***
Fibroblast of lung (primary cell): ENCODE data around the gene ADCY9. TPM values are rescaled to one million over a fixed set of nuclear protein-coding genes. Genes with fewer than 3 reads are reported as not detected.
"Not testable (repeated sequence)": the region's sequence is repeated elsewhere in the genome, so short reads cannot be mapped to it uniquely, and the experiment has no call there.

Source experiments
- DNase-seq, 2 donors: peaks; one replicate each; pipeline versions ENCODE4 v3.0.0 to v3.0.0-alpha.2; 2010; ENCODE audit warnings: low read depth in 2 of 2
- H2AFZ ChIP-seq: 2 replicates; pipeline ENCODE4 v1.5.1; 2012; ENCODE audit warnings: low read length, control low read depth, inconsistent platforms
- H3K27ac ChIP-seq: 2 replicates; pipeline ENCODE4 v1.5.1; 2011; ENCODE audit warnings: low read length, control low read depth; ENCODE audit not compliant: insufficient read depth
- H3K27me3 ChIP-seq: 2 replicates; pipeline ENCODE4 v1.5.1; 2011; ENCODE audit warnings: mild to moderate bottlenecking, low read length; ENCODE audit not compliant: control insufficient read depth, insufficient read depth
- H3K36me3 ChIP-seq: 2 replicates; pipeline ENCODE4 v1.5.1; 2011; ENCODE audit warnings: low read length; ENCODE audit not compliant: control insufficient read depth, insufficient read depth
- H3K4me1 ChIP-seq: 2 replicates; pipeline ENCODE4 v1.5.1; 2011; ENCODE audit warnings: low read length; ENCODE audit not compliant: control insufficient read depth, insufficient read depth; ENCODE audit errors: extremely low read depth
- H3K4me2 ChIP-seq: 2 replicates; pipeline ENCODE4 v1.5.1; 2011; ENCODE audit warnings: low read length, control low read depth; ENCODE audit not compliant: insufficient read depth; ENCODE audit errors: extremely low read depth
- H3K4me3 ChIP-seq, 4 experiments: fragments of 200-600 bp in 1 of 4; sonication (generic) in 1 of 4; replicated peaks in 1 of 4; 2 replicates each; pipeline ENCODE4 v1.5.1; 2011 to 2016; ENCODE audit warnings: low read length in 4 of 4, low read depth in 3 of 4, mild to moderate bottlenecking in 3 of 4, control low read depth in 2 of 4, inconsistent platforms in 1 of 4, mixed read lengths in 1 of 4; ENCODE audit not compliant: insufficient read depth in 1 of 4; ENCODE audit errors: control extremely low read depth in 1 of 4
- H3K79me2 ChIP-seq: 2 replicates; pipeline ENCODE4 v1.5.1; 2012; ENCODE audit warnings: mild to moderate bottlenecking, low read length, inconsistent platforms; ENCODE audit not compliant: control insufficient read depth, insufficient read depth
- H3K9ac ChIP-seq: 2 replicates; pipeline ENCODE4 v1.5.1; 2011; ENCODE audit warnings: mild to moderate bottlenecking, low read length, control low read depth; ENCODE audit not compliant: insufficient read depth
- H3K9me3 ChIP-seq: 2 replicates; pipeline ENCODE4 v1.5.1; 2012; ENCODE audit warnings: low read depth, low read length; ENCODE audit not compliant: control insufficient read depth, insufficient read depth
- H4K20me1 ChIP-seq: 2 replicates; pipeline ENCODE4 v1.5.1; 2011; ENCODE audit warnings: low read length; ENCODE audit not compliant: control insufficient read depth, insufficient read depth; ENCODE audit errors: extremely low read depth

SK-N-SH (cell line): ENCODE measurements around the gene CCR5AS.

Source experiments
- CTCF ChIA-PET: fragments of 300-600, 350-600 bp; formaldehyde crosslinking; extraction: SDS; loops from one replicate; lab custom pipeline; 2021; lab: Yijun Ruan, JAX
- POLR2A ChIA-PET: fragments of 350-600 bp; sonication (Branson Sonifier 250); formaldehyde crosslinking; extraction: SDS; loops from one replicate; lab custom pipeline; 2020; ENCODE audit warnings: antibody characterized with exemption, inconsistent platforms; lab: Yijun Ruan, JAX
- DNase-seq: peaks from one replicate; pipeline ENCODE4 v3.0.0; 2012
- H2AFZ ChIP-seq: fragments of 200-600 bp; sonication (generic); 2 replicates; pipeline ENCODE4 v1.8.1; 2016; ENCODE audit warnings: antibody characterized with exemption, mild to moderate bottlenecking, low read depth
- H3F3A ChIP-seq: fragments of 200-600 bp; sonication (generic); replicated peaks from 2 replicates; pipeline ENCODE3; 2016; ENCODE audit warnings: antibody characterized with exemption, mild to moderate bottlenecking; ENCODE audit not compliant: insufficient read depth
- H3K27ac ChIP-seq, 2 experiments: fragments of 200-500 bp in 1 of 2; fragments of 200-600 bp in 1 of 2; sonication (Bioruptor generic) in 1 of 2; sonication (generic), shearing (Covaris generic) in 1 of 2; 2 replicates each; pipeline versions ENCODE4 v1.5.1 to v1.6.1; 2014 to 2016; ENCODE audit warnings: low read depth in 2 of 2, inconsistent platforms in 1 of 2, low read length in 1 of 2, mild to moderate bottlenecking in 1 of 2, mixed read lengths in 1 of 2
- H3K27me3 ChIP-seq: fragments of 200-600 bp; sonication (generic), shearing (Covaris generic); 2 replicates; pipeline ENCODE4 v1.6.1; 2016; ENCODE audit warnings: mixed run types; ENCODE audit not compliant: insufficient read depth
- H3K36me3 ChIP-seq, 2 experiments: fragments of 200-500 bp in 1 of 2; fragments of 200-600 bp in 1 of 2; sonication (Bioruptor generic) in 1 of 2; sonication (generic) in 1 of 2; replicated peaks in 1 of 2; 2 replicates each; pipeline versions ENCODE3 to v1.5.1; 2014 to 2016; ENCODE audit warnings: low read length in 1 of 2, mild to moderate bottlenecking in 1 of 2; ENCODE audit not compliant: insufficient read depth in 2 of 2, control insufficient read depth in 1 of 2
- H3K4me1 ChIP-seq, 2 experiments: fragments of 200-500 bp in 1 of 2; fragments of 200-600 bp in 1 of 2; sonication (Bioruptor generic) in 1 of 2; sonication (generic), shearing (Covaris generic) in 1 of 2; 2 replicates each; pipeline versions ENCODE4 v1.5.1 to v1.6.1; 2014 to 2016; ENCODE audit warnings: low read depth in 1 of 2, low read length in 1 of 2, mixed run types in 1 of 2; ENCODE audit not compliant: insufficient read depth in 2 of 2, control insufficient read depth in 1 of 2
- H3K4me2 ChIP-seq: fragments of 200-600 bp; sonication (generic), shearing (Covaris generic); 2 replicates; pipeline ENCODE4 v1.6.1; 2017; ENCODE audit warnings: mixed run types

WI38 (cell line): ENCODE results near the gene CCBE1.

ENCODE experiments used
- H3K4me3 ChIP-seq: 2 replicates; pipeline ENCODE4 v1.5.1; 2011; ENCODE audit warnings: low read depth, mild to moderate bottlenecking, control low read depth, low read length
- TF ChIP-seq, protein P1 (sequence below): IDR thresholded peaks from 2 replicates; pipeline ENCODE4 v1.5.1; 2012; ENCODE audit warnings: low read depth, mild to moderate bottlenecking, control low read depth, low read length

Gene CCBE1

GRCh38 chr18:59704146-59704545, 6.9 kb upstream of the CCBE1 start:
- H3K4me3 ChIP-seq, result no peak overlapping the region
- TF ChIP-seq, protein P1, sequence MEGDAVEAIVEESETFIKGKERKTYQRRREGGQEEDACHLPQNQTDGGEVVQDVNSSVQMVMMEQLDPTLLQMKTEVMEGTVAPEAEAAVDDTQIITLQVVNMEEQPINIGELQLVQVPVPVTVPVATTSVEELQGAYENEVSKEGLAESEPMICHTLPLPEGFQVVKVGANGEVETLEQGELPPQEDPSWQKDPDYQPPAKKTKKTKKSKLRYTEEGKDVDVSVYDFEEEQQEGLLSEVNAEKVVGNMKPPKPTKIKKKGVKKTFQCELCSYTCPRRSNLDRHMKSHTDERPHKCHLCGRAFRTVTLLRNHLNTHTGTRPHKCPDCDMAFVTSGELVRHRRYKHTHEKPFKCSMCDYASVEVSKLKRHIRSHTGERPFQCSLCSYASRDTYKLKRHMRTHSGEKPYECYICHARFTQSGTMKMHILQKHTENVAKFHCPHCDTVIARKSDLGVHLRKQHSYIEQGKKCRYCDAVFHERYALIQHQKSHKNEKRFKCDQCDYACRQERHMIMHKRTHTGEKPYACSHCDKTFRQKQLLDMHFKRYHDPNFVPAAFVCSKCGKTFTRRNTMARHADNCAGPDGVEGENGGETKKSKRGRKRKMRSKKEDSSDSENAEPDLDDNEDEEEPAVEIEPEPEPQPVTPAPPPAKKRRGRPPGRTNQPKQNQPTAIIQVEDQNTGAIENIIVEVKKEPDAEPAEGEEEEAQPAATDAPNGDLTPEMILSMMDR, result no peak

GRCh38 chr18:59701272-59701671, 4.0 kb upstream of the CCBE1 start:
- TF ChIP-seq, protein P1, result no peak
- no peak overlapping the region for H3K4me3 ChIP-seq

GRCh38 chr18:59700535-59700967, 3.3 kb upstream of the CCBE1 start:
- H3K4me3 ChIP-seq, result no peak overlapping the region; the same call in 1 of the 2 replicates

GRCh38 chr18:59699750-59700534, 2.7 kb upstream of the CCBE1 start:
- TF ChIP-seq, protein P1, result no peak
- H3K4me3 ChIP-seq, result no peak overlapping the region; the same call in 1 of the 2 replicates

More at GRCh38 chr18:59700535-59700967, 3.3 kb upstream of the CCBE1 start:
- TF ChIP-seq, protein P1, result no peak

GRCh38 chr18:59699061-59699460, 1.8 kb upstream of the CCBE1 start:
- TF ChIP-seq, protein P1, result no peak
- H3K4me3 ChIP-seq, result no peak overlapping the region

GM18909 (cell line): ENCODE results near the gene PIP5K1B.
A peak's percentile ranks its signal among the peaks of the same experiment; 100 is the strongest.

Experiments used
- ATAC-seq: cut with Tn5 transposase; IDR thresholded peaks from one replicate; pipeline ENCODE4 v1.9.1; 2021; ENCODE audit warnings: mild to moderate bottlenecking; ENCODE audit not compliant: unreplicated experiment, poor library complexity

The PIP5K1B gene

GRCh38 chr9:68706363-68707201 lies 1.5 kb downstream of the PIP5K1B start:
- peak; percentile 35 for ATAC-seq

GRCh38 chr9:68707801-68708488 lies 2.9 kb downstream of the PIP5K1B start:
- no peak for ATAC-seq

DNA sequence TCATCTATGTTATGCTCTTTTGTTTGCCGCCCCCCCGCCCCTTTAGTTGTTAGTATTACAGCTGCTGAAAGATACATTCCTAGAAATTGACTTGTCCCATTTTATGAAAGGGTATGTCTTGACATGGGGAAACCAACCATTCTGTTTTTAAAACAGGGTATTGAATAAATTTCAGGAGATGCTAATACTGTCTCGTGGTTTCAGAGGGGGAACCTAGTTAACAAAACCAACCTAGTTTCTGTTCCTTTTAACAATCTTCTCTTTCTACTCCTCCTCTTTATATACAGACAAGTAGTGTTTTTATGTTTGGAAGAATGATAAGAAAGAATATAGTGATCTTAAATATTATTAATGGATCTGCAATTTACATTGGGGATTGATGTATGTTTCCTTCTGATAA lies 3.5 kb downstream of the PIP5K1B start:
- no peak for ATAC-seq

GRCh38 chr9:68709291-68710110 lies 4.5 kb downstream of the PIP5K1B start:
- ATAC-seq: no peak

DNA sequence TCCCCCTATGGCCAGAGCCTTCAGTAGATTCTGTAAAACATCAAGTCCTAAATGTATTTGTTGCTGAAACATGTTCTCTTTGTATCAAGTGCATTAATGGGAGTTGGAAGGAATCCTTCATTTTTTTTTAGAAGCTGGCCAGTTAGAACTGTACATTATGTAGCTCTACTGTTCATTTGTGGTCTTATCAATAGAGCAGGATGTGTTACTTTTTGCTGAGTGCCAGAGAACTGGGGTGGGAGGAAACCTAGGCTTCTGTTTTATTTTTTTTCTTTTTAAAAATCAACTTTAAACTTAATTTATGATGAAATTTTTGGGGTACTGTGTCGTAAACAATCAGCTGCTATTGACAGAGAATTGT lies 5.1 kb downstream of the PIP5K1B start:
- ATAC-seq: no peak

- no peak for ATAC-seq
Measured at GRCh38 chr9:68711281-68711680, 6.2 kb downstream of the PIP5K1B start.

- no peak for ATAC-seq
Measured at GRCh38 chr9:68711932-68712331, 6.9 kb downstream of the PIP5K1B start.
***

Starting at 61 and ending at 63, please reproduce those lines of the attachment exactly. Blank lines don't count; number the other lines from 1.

- ATAC-seq: no peak

DNA sequence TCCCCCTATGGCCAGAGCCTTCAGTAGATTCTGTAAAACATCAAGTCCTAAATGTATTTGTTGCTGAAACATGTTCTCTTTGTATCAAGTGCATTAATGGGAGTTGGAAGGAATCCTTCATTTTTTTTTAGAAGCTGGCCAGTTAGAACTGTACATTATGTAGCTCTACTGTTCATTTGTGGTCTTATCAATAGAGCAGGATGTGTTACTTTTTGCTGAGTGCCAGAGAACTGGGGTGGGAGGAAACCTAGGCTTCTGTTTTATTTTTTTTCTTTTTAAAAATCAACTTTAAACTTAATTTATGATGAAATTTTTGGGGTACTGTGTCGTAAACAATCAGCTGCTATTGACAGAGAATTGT lies 5.1 kb downstream of the PIP5K1B start:
- ATAC-seq: no peak